Hardness is the most well-known characteristic and is represented by the Mohs hardness scale. The higher a gem is on the scale, the harder it is. At 10 on the scale, diamond is the hardest known mineral and is extremely resistant to scratches. At 9.25, moissanite is also quite hard and scratch resistant. Cubic Zirconia comes in at an above average and reasonably hard 8.5.
All common colorless gemstones are at some risk of breaking or chipping. That’s why we assess chip risk by looking carefully at the thin corners of princess cut diamonds. Diamond and moissanite both have excellent toughness, with Cubic Zirconia also being relatively good — but with all gemstones, you should be careful to avoid impact.
There’s an old gemologist saying that illustrates how toughness differs from hardness: If you hit a diamond with a hammer, it'll shatter into a dozen pieces. If you hit a piece of quartz with a hammer, it'll split in two. If you hit a piece of jade with a hammer, it'll ring like a bell!
Stability is an area where moissanite and diamond meaningfully outshine cubic zirconia. As with hardness, both perform very well and will retain their heirloom quality under all standard conditions. By contrast, cubic zirconia is porous, meaning that it can absorb dirt, oils, and chemicals. These permanently dull the stone as they seep in over time. To maintain its quality, CZ requires similar care to occasional wear stones like Emerald and Opal.
Some companies have created branded CZ products that include coatings on top of the CZ. Initially, these coatings help with durability, as they protect CZ’s natural porosity. No coating is permanent, however, and damage to a coated portion makes any scratch or wear particularly noticeable.
Price varies meaningfully between the different stone options. To give you a general sense, below is the rough cost, including the work of our bench jeweler to set it in your ring, of a 6.5mm round center stone of each type. For those more familiar with carat weight, that’s roughly equivalent to a 1ct diamond.
We love colorless natural gems like white sapphire, white zircon, and white topaz. We don’t cover them in depth here because they have a distinctly different, less sparkly look than diamonds.
Let's do a bit of myth-busting! Here are just a few of the misconceptions we've heard about diamonds and diamond alternatives.
At one point, De Beers did control the majority of diamond supply and managed global diamond prices by restricting supply. But that's no longer the case. De Beers abandoned its attempts to control pricing by the early 2000s and today other suppliers control 60-70% of the mining market.
Diamonds are certainly expensive, but that's because they are valuable. People all over the world want diamonds for their jewelry and there are only so many to go around. For CustomMade and many other jewelers, diamonds are among the least profitable items we sell. That’s because the diamond market is so competitive!
Lab-created diamonds are not "fake." They have the same chemical structure as mined diamonds. That means they’ll have the same durability, sparkle, and beauty. Just not the same history.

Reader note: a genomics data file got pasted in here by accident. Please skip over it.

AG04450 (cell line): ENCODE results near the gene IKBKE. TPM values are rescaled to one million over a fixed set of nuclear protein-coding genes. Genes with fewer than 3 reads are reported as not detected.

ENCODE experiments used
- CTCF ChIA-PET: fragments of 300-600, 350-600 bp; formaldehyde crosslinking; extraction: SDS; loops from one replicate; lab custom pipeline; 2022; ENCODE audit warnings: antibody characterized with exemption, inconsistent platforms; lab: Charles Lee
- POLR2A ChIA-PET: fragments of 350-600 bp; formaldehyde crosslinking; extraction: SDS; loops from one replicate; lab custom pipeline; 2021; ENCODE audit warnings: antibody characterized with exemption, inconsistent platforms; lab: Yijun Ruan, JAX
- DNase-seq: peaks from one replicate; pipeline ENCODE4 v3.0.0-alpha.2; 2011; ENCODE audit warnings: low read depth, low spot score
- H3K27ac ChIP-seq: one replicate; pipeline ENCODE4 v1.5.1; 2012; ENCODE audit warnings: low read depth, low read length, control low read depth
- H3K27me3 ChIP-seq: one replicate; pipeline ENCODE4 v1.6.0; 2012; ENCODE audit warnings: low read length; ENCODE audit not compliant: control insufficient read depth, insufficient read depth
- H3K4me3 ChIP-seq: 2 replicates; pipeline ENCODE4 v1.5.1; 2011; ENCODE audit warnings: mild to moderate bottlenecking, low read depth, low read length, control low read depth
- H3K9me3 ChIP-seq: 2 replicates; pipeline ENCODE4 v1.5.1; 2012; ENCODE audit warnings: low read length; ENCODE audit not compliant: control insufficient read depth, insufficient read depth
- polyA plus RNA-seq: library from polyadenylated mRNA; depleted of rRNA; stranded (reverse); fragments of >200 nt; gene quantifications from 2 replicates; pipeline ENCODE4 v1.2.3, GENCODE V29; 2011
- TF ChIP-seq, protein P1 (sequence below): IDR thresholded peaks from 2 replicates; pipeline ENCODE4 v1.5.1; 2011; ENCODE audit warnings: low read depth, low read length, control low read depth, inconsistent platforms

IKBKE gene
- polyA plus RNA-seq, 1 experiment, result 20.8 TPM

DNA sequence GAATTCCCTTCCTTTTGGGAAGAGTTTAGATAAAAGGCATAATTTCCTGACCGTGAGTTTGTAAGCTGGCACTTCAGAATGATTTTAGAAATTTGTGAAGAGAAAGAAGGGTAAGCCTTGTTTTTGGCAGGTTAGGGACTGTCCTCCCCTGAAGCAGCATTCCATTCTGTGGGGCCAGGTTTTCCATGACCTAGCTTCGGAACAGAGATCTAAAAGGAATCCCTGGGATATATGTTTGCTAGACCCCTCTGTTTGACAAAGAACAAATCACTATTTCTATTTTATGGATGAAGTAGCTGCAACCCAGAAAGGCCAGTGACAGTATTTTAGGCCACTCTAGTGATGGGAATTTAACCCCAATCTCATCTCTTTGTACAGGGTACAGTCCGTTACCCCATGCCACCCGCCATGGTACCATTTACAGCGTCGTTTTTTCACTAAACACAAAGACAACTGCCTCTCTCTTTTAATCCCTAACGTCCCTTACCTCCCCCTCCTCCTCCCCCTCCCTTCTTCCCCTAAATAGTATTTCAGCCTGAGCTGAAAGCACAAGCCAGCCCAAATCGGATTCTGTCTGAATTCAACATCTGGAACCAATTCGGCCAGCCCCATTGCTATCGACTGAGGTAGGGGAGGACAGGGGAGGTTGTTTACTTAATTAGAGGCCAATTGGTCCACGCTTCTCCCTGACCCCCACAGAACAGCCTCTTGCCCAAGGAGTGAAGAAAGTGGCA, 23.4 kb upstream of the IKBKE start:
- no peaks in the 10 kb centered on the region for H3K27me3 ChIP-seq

When it was first introduced into the market, most moissanite carried a yellow tinge. Today, innovations in the growing process have yielded a new crystal structure, meaning that there are plenty of colorless options available which can be graded on color just like diamonds. Objections that moissanite is "yellow" are based on an outdated understanding of what is available. We sell Charles & Colvard’s Forever One moissanite, which is graded colorless (D-E-F) on the diamond color scale.
Cubic Zirconia should not be confused with Zircon, a natural gemstone available in a range of colors, but most popular in blue. In fact, white zircon is an interesting diamond alternative in its own right! It has a lower refractive index so, like other natural alternatives, it’s not going to have the sparkle or brilliance of a diamond. But it exhibits a very cool property called birefringence (double refraction), which gives it a very distinctive shimmering appearance, almost as if it’s slightly out of focus.
"Asha diamonds", "Nexus diamonds", and other branded diamond simulants are not diamonds. Despite confusing terminology, both are versions of CZ created in a lab with additional treatments or coatings applied. Candidly, we find the use of “diamond” to describe something that is not a diamond to be deliberately misleading. They should not be confused with lab-created diamonds, which are chemically identical to mined diamonds.
Amora Gem is the newer 4H crystal structure of moissanite. This is the same crystal used in Forever One moissanite, allowing both stones to be created in colorless D-E-F grades. Similar to Asha and Nexus, Amora presents deliberately confusing information in an attempt to differentiate their brand from the underlying chemical composition of the stone.
As we discussed in the Visual Beauty section, gems interact with light differently based on the refractive indices. Since Diamond bends light differently than moissanite, the optimal cut to reflect light back to your eye will be different. That means each gem type is cut to different proportions on purpose. Moissanite and CZ material typically have excellent cuts because the material is less costly to produce, meaning suppliers aren’t worried about sacrificing weight for cut quality.
Hopefully this article has given you the tools to understand diamond alternatives logically, but getting engaged is about more than just logic. When you propose, you're taking a leap of faith. You deserve a ring that's personally meaningful and symbolizes lifelong commitment. We encourage you to learn the facts, but don't be afraid to trust your emotions.